So when it comes to essay and MPT writing on the bar exam, it’s not about writing a good response. Rather, it’s about writing a better response than others. In Florida State’s case, it’s not important that the football team went undefeated the entire season. What’s more important, in the eyes of the Selection Committee, was how impressive those wins were compared to other teams—even other teams that lost games. I see you 👀, Alabama and Texas.)



When I meet with unsuccessful examinees, I sometimes hear from confused examinees who did not understand why they received a 1 or a 2 on an essay that they believed they aced, or why they received a 5 or a 6 on an essay they believed they tanked. Aside from their own misconceptions about the strengths or weaknesses of their responses, part of their confusion may have resulted from the fact that they are not considering the quality of their responses in relation to the quality of the other responses.


When comparing the relative grading of bar essays by examiners and the reliance on relative ranking of teams by the College Football Playoff Selection Committee, there are several similarities:


First, both systems involve a process of comparing performances. Jurisdictions implementing relative grading compare bar exam essays against one another to ensure a standard level of competence among all examinees. Similarly, the CFP system compares college football teams based on their performances, records, and strengths to determine the top four teams.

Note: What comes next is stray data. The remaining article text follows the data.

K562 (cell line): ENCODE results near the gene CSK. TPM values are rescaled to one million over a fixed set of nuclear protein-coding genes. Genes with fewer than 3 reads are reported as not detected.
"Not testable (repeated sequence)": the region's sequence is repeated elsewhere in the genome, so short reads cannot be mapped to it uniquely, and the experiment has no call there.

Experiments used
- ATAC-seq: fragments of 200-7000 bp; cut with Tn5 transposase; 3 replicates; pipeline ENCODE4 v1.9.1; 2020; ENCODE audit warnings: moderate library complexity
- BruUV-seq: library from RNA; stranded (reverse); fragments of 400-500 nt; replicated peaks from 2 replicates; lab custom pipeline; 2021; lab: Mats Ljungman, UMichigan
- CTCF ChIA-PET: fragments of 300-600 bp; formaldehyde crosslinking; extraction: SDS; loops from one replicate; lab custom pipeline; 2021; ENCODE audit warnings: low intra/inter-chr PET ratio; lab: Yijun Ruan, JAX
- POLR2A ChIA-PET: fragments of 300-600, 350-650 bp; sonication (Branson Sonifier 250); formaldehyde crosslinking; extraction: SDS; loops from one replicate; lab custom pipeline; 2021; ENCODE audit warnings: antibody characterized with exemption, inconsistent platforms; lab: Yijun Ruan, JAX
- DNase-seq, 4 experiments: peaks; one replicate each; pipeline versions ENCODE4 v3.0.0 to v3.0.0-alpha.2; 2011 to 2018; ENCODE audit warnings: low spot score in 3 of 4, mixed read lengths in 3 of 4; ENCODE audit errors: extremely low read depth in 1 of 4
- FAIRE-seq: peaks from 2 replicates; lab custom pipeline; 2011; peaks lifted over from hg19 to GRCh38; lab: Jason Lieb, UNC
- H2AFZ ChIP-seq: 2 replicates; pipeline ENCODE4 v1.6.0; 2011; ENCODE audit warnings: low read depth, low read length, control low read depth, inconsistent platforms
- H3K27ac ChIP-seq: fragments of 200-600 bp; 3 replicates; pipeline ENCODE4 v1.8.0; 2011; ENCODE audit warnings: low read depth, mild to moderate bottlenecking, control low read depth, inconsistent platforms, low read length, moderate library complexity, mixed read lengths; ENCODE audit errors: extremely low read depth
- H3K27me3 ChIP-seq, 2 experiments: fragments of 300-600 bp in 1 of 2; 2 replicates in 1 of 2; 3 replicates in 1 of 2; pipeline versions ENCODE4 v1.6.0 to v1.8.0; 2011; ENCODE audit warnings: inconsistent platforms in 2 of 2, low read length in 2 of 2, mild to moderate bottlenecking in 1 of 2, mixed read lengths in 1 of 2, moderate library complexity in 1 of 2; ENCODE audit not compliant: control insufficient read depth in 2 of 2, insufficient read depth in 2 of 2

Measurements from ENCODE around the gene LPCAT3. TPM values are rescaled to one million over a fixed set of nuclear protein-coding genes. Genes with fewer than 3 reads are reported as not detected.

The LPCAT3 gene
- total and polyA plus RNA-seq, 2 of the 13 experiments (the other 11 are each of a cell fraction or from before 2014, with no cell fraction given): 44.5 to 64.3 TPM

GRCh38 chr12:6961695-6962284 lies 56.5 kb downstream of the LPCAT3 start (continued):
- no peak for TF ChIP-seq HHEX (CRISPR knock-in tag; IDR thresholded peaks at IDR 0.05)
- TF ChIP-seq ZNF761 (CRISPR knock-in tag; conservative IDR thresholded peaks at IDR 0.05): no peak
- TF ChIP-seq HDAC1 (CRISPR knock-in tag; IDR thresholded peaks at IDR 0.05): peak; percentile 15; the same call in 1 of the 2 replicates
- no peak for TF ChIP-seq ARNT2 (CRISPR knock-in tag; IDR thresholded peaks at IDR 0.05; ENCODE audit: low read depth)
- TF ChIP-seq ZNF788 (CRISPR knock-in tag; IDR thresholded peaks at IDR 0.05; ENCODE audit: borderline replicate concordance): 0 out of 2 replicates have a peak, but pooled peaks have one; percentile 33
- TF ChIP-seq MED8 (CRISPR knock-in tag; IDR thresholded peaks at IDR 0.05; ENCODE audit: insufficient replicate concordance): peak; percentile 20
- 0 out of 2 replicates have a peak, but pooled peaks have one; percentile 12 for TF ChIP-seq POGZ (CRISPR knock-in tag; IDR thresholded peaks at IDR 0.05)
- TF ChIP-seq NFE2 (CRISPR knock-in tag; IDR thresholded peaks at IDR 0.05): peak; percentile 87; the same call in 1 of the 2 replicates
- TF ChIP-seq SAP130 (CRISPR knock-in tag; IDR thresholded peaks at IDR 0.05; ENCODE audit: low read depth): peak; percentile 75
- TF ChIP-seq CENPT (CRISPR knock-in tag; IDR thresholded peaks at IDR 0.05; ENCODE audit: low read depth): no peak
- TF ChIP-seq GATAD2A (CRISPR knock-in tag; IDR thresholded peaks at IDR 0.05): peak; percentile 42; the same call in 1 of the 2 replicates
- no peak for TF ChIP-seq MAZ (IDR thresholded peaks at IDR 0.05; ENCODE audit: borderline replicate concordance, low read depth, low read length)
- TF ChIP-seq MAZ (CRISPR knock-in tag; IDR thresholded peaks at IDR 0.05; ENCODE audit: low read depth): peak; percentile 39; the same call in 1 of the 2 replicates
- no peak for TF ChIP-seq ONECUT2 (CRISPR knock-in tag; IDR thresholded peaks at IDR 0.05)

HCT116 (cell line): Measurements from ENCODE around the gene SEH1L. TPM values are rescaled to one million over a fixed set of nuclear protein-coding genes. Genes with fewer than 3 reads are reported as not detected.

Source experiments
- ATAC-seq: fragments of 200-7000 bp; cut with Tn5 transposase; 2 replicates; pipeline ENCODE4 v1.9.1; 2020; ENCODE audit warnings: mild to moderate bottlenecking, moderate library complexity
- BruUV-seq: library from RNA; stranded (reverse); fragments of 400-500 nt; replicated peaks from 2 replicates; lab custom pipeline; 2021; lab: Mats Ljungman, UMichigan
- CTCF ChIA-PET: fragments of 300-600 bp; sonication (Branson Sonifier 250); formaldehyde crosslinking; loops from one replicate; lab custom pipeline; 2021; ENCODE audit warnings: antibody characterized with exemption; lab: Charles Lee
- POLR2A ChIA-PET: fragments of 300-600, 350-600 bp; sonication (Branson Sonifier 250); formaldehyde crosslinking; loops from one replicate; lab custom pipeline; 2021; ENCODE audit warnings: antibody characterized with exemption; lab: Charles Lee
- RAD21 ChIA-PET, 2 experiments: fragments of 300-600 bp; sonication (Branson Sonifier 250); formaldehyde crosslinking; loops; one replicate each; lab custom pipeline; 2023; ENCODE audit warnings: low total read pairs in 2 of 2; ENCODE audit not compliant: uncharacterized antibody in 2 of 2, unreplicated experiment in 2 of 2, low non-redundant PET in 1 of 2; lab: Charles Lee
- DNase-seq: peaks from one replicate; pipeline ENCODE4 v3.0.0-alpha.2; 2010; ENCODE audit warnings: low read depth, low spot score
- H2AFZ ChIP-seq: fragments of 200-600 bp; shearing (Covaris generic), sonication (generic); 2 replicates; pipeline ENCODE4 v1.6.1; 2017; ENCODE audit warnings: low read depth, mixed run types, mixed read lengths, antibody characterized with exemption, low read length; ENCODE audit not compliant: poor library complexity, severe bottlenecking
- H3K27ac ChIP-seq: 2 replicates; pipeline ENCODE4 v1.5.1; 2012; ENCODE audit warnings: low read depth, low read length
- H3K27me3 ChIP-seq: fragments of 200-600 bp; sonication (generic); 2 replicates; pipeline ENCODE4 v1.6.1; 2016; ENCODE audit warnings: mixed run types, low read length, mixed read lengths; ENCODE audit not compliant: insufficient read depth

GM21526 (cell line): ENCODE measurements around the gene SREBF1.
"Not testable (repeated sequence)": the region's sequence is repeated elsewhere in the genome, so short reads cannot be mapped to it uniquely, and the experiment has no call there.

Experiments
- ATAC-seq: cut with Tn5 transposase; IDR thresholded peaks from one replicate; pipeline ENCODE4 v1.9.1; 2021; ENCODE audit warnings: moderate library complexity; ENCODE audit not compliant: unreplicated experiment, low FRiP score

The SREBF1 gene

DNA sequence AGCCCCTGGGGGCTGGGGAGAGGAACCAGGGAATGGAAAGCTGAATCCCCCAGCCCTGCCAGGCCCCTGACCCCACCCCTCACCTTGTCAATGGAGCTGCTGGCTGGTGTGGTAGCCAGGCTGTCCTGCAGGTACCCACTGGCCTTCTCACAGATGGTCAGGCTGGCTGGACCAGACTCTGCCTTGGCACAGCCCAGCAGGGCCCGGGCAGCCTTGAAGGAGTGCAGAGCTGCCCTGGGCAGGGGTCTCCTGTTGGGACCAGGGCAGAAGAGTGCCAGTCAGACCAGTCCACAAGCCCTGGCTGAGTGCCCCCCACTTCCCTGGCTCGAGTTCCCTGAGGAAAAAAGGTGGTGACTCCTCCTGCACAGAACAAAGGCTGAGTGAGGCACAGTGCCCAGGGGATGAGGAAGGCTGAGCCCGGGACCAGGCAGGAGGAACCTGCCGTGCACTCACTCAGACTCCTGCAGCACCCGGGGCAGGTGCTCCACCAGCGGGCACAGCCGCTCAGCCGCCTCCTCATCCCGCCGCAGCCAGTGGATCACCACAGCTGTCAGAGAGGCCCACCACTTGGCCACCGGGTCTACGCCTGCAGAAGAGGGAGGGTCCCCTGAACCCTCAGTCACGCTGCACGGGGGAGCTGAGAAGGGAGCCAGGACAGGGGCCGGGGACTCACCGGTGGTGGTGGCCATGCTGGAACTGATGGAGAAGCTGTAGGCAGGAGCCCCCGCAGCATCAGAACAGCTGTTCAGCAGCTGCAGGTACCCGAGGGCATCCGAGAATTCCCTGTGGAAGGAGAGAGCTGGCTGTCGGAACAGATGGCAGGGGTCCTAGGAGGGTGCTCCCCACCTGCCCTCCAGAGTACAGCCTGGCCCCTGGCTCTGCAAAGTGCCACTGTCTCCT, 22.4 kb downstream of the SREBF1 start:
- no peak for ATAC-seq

Second, in both systems, there is an element of subjectivity. For the bar exams, graders may have subjective opinions that influence how they rank essays. In the CFP system, the Selection Committee’s subjective assessments of teams’ performances and strengths necessarily play a role in the rankings.


Third, the outcomes in both systems have significant implications. For law graduates, their performance on the bar exam determines their eligibility to practice law. In college football, the CFP rankings decide which teams get a chance to compete for the national championship.


Fourth, both systems are subjects of debate and controversy. Questions often arise about the fairness, accuracy, and transparency of the processes. Just ask the examinee who scored a 269 in a jurisdiction that requires a passing score of 270. Or ask Florida State. And even Georgia.


Finally, both systems attempt to minimize individual biases. The relative grading system is designed to standardize scores and reduce the impact of any single grader’s bias. The CFP Selection Committee aims to provide a balanced assessment through its diverse composition and deliberative process.


Like most systems, the bar exam and the college football playoffs will see significant overhauls. Sometimes systemic errors or persistent problems within a system only become apparent after long-term use, necessitating an overhaul to rectify these issues.


Next year, the College Football Playoffs will expand from four to 12 teams. Beginning with the July 2026 exam, the NCBE will begin administering the NextGen Bar Exam, with Maryland, Missouri, and Oregon already having announced that it will be the first jurisdictions (so far) to administer the new exam in July 2026.